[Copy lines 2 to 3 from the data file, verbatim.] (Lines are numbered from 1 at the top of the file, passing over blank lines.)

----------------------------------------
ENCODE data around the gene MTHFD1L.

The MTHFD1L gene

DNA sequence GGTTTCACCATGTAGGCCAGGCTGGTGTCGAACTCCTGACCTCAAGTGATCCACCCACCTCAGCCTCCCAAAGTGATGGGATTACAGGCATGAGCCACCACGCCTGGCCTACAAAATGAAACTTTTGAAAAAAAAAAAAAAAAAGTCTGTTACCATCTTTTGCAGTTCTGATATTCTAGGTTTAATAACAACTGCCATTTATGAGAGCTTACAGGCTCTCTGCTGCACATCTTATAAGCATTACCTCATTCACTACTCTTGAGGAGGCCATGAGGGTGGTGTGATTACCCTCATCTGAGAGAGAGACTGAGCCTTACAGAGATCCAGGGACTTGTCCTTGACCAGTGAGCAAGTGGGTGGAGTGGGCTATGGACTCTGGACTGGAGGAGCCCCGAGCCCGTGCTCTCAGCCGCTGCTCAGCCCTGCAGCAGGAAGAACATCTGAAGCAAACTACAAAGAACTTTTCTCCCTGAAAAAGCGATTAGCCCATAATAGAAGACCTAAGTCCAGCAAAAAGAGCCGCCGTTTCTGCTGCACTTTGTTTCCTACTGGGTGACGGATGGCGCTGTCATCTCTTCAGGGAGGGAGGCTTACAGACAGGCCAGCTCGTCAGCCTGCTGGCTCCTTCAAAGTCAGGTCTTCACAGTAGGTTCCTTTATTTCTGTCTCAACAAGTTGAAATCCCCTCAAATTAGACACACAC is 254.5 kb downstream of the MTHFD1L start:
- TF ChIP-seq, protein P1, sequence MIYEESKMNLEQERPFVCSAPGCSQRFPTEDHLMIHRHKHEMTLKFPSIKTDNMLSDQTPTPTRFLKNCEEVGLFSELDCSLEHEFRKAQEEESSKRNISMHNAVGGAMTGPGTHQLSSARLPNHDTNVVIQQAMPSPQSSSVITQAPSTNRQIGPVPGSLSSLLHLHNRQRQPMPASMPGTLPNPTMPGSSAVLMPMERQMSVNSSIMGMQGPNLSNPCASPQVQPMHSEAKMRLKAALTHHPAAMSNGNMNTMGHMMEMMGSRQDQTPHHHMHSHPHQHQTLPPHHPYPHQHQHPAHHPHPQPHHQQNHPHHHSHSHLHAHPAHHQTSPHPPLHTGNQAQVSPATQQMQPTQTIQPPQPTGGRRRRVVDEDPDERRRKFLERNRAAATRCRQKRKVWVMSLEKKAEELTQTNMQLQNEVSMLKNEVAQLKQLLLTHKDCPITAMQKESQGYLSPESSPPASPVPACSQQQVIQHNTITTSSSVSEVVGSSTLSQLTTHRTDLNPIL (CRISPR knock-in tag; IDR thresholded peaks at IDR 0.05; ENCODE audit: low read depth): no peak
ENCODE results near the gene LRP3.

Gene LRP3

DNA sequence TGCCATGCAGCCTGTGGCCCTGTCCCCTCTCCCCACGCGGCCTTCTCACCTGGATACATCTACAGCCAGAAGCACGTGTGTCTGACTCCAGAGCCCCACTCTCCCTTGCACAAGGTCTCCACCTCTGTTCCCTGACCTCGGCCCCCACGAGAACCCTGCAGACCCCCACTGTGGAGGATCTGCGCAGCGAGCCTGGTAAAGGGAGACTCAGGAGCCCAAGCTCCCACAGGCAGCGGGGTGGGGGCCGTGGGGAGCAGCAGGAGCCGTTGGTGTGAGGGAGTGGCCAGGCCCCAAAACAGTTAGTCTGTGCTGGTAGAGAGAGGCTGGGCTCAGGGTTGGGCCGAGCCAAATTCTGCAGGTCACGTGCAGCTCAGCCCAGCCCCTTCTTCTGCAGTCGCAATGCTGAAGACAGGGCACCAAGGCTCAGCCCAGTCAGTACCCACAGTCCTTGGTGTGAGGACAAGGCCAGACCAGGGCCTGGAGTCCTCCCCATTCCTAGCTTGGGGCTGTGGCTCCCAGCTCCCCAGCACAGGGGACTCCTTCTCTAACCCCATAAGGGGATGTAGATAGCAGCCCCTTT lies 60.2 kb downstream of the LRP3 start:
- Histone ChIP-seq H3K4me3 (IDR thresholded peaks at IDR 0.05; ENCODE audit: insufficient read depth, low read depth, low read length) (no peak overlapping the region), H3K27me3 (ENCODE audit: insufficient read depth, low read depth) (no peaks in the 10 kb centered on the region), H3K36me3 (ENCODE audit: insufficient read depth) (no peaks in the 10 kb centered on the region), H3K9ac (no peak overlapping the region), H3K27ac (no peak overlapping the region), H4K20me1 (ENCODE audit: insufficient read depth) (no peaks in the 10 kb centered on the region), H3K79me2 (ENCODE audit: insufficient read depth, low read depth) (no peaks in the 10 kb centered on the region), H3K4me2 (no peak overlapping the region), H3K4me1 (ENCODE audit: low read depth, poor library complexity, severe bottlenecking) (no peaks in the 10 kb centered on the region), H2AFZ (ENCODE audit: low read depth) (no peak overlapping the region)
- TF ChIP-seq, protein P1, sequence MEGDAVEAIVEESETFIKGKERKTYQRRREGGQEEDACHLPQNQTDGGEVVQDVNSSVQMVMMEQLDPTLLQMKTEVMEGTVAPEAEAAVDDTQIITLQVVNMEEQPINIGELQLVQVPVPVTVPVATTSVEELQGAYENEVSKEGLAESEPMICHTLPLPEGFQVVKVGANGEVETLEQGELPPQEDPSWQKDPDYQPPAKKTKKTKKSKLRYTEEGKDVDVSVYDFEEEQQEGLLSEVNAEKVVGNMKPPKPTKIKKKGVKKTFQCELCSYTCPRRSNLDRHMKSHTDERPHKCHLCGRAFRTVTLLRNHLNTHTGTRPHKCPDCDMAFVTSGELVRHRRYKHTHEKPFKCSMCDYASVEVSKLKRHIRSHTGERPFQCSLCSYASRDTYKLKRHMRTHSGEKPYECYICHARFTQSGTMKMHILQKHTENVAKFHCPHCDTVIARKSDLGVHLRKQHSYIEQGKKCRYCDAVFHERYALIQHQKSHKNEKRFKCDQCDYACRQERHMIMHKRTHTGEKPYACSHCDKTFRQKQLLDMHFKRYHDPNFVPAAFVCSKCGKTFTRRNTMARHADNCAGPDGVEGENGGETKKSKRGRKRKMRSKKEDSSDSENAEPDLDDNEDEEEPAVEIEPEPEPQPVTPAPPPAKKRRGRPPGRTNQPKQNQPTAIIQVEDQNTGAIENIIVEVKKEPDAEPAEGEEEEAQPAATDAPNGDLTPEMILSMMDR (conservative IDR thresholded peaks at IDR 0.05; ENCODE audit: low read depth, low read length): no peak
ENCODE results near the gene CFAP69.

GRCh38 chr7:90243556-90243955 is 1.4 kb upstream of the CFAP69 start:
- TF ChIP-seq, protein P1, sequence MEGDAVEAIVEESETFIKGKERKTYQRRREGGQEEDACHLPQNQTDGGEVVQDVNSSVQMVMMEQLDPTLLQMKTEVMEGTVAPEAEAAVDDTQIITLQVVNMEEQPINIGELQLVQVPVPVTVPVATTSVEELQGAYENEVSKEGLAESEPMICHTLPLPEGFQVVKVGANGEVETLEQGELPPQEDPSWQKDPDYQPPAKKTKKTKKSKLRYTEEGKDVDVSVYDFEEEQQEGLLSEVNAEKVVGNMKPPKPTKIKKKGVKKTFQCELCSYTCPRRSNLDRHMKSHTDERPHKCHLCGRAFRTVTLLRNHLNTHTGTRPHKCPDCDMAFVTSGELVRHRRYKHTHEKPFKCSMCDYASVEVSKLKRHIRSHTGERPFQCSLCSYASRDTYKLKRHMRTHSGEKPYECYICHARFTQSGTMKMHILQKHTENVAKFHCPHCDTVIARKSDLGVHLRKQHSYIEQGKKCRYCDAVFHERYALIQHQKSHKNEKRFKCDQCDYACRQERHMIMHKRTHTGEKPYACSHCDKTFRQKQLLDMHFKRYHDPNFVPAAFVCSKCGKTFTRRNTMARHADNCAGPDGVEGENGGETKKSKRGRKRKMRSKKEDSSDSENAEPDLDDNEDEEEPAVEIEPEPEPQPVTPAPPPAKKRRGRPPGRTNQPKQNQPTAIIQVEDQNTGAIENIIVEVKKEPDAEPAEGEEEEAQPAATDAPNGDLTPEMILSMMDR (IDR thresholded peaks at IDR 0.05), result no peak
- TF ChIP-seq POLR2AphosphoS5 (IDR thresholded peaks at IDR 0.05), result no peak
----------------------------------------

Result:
The MTHFD1L gene

DNA sequence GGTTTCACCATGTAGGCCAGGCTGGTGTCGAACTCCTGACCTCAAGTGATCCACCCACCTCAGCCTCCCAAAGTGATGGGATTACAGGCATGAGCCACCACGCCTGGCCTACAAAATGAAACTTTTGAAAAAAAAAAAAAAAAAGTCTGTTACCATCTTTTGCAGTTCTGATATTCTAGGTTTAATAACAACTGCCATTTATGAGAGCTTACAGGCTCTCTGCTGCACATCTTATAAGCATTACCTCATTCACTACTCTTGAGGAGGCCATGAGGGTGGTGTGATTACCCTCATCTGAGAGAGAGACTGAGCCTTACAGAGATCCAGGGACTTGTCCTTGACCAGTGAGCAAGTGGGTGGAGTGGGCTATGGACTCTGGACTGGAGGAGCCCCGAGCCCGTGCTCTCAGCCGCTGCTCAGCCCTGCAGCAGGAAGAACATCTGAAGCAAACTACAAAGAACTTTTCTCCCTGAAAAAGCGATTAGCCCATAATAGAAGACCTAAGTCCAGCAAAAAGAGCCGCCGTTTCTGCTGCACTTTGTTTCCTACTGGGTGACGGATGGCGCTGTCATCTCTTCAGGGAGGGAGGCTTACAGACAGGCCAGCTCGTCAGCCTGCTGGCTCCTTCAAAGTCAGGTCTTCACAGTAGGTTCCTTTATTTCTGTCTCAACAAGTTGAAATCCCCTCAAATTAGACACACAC is 254.5 kb downstream of the MTHFD1L start: